Lulu poses at her book signing in L.A. Image courtesy of Instagram.

If you had to pick your favorite PhilanthroParty idea, which would you choose?
This is always such a hard question to answer! There are many kinds of PhilanthroParties in my book, many of which raise money or collect donations, but there are also others that simply aim to spread kindness, which is really at the heart of philanthropy anyway. For example, there’s an April Fool’s Day party (which happens to also be my birthday!) where one of the activities asks guests to “prank it forward” by positively surprising people in their community, for example through filling a stranger’s meter or writing a letter to someone who might need it, like an elderly neighbor. Not everyone is in a position where it’s possible to collect donations, which is why I particularly like the kindness-centered PhilanthroParties.
Earlier this year, you were selected as one of the 2017 Women of Worth honorees by L’Oréal Paris for your work with LemonAID Warriors. What was that experience like?
It was incredible! It’s amazing how L’Oréal uses their huge platform to support women with important messages. I met so many amazing individuals at the Women of Worth gala who I plan on working with in the future, and I’m especially grateful because the donation I received is going to make a huge difference in my current projects with a partner orphanage in Tijuana. 

In addition to everything else, you’re now a freshman at Columbia University. So far, what has been your favorite aspect of college?  
The freedom!! It’s kind of overwhelming to be so completely in charge of my life for the first time, but there’s also so much freedom that comes along with that. I also totally love my school and my classes, and the student culture is really big on social justice so I definitely feel at home. And being a New Yorker is pretty cool. 


You also regularly make short films, which is something I love to do as well. Can you elaborate a bit more about your work?
I do! I’m actually a Film Studies major as of now, which tends to surprise people, since my work with LemonAID Warriors makes it seem like I’d take more of a traditional political or diplomatic route. But I think film can be very political, both as both a platform for artistic expression and a as a powerful tool for social justice. Film can expose and explore social problems and create awareness unlike any other artistic medium in my opinion. I try to capture social problems through many of my personal film projects, although others are sort of more abstract explorations of my own internal monologue.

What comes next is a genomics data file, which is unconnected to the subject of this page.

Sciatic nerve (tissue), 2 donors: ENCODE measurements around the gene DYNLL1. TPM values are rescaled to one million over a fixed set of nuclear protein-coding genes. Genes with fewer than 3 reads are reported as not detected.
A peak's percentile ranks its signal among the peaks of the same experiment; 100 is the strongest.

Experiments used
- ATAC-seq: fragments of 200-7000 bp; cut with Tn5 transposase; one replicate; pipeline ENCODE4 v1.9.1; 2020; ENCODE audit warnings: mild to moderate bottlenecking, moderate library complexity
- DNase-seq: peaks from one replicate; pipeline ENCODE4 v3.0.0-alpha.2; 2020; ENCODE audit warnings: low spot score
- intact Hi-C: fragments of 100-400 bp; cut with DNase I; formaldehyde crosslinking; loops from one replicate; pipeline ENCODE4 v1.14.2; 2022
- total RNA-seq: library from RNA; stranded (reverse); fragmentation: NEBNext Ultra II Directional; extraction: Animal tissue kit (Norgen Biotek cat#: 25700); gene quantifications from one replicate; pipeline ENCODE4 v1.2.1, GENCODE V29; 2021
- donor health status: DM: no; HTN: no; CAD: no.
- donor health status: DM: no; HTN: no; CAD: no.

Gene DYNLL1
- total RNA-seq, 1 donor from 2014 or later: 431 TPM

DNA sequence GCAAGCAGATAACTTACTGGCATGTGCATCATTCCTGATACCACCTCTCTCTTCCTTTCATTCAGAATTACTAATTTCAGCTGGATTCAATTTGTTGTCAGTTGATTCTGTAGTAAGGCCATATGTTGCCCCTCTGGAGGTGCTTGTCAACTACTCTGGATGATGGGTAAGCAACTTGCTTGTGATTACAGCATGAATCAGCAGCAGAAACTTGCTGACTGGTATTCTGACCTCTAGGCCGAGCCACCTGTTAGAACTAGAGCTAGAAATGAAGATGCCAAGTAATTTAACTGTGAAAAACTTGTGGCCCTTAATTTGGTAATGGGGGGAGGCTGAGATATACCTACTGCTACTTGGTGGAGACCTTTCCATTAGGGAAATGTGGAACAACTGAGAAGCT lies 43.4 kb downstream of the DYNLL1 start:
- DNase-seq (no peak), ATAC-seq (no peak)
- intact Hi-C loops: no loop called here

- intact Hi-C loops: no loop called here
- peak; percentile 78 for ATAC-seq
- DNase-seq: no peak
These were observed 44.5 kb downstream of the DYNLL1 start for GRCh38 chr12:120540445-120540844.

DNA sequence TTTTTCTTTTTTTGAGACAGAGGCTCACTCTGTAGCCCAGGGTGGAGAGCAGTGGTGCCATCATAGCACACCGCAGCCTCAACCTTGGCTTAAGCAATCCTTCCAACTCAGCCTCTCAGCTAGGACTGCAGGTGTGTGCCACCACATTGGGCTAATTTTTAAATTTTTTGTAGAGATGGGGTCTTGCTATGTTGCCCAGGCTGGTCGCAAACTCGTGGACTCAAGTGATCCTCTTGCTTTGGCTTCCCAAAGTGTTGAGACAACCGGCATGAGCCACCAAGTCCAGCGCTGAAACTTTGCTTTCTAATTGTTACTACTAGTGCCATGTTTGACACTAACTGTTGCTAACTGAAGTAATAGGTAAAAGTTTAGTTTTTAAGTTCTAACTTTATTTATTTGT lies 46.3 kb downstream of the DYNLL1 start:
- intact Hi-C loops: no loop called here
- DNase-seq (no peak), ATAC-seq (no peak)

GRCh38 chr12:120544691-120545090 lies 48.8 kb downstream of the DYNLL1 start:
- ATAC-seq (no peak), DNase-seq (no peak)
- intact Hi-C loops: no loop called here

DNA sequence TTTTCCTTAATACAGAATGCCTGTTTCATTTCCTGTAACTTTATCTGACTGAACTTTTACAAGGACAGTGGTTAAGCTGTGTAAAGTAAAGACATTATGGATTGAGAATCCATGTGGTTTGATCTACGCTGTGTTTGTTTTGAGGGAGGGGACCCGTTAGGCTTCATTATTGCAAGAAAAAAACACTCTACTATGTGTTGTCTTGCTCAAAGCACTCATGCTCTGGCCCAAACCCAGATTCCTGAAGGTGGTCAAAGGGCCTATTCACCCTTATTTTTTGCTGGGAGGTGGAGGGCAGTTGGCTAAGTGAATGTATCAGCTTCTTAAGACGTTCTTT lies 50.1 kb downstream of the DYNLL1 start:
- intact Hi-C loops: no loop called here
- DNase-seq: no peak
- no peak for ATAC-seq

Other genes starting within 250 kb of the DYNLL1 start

Who are some of your personal and professional role models?
I really find that I’m most inspired by activists my age. Like Val Weisler for example, who was a fellow 2017 Woman of Worth. She’s 19 and has accomplished so much through her social justice initiative called The Validation Project. I also look up to so many cool women and femme people, like Greta Gerwig and Ella Yelich-O’Connor, who are making films or music or art or contributing their perspective to the world in some creative way.

What is something someone would be surprised to learn about you?
I’m a big time horror enthusiast and love all things spooky. I’m also fascinated by the occult and read tarot cards. 

What piece of advice do you have to share with people who aspire to become more involved in social activism?
Trust yourself. It’s really easy to feel insignificant, or that what you’re doing won’t actually make a difference, but even if you won’t directly solve a problem yourself you can still contribute to the solution. If you’re in a position where you can help others, then do it, and know that your work matters.

What’s next for you?
I honestly have no idea! My longtime friend and lead volunteer Madi is currently serving as LemonAID Warriors’ president while I focus on my studies in college and work on developing new projects. I’m really interested in LGBTQ+ rights, and I feel like work may take a turn in that direction soon. No matter what happens or what path I take though, I know that activism is going to play a big role in my future.